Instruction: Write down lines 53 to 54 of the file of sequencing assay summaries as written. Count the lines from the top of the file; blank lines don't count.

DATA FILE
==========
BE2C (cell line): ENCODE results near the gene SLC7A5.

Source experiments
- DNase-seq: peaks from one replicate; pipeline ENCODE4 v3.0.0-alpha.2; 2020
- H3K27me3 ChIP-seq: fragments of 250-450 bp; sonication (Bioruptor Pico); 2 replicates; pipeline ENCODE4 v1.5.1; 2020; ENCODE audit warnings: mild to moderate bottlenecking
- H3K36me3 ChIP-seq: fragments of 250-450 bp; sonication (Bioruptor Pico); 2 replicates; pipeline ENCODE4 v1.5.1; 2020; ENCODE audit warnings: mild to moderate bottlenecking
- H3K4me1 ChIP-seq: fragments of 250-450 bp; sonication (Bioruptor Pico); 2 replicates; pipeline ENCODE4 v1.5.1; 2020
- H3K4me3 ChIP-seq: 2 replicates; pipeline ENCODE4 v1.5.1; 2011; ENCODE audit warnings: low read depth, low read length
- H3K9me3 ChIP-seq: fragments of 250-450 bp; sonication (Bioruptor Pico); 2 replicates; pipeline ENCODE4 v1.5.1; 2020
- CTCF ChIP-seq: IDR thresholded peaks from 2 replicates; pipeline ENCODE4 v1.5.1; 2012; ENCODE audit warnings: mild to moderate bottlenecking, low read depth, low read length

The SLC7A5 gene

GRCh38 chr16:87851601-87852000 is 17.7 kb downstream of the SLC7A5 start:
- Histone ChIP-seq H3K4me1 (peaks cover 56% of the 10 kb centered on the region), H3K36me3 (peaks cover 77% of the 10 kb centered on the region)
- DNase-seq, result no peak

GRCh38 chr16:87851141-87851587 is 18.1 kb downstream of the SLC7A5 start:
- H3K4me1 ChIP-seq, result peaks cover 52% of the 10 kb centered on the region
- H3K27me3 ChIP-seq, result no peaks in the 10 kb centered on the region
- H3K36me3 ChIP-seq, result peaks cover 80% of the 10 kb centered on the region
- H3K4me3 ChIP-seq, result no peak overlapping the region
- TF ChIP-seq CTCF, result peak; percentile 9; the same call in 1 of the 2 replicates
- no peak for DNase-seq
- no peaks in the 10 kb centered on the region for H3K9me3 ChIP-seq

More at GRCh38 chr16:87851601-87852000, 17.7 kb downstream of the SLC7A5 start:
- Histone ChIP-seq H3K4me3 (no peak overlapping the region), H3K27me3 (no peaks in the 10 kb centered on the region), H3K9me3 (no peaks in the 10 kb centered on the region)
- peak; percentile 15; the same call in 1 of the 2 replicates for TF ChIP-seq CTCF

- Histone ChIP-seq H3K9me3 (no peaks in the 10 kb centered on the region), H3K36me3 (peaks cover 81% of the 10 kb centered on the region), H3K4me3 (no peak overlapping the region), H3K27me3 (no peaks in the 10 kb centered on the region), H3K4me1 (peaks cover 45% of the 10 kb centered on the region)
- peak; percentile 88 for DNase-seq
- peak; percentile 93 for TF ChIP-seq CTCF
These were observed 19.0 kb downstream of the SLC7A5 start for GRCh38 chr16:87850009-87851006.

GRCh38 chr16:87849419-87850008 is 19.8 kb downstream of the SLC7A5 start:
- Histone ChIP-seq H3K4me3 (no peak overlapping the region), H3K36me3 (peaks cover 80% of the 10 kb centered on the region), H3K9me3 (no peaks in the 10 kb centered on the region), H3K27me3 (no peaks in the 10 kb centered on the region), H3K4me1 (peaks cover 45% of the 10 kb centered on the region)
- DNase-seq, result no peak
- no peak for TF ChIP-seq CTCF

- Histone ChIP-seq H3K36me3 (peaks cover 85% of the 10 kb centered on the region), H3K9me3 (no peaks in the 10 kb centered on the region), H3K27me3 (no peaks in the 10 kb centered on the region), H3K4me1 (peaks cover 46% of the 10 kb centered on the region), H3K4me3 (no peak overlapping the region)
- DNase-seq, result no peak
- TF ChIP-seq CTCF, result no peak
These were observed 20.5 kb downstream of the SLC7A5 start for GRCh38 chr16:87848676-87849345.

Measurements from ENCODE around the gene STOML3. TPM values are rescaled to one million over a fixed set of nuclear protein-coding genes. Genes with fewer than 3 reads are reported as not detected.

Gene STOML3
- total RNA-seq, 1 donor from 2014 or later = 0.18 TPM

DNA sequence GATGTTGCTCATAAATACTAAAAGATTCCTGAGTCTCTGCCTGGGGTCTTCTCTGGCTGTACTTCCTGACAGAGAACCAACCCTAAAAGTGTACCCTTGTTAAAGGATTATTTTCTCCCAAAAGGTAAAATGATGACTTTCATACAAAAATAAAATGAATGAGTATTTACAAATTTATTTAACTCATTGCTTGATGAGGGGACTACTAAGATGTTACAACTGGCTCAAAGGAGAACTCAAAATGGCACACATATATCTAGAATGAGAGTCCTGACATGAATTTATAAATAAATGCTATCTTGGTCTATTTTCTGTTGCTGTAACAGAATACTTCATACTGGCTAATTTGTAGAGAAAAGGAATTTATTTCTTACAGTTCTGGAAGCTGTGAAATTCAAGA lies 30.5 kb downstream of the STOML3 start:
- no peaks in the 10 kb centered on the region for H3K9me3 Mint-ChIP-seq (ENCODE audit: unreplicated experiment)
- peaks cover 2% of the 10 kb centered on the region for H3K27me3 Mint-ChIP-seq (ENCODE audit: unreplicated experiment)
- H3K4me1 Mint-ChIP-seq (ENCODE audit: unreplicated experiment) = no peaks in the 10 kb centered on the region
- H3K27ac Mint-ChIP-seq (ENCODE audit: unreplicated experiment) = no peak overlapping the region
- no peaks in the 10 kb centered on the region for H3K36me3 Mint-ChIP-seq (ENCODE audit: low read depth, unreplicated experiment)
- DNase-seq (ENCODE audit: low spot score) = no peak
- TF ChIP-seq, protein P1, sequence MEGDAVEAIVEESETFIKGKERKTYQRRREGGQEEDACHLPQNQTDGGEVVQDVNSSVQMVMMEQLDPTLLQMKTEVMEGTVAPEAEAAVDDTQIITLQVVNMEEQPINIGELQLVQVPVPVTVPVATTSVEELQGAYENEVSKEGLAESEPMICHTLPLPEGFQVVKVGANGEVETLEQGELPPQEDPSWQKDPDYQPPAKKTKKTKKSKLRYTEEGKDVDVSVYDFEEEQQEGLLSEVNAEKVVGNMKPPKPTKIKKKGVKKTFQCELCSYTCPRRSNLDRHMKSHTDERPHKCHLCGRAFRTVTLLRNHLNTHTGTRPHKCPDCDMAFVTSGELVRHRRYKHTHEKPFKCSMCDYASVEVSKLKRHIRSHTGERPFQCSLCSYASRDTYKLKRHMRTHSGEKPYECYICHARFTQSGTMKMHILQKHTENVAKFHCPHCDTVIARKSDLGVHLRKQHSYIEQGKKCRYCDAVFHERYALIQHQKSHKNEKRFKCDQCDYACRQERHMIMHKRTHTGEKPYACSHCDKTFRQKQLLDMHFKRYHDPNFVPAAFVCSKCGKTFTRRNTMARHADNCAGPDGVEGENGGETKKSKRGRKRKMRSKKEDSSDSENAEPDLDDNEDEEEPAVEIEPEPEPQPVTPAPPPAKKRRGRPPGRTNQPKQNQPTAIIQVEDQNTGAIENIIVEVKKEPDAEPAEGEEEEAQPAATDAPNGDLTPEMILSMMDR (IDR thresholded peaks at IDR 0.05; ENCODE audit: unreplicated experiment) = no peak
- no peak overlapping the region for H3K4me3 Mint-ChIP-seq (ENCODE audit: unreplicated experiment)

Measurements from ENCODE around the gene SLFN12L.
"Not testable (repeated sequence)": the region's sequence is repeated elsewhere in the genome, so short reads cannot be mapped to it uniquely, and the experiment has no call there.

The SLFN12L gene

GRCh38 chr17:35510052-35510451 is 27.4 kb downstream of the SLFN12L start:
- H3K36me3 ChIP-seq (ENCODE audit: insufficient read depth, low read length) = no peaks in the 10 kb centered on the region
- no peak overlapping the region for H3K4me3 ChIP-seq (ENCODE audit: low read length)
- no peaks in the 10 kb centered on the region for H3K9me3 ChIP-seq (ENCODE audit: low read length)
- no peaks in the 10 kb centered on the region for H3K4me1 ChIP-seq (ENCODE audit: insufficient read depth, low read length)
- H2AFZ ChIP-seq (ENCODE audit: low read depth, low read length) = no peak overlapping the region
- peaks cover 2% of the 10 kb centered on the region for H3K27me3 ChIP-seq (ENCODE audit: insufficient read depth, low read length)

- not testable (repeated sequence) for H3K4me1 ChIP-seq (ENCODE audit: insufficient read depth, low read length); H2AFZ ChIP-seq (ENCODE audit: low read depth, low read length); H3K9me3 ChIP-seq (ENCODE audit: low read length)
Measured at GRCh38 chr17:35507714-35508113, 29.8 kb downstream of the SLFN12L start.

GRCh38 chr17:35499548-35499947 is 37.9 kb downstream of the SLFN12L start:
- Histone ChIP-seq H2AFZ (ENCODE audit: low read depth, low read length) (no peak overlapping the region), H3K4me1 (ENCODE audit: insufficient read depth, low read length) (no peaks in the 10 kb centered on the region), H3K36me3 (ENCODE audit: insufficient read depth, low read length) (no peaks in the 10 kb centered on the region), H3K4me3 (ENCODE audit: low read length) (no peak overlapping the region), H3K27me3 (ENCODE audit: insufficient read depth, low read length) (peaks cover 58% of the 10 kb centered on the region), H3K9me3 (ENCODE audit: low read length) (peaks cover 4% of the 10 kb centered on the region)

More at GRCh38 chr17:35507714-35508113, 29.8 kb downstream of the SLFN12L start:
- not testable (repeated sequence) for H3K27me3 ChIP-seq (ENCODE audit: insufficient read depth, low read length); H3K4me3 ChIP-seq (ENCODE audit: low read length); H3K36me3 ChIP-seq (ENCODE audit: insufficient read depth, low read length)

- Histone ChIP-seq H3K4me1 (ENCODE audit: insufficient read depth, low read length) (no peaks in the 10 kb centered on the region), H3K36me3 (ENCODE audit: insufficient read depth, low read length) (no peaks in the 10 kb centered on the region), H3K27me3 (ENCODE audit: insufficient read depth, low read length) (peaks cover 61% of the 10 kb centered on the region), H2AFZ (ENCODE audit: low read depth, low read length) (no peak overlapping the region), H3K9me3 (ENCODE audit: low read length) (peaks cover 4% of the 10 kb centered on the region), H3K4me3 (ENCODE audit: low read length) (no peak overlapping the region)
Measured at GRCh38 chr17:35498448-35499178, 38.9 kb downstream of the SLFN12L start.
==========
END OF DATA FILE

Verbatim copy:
- H3K36me3 ChIP-seq (ENCODE audit: insufficient read depth, low read length) = no peaks in the 10 kb centered on the region
- no peak overlapping the region for H3K4me3 ChIP-seq (ENCODE audit: low read length)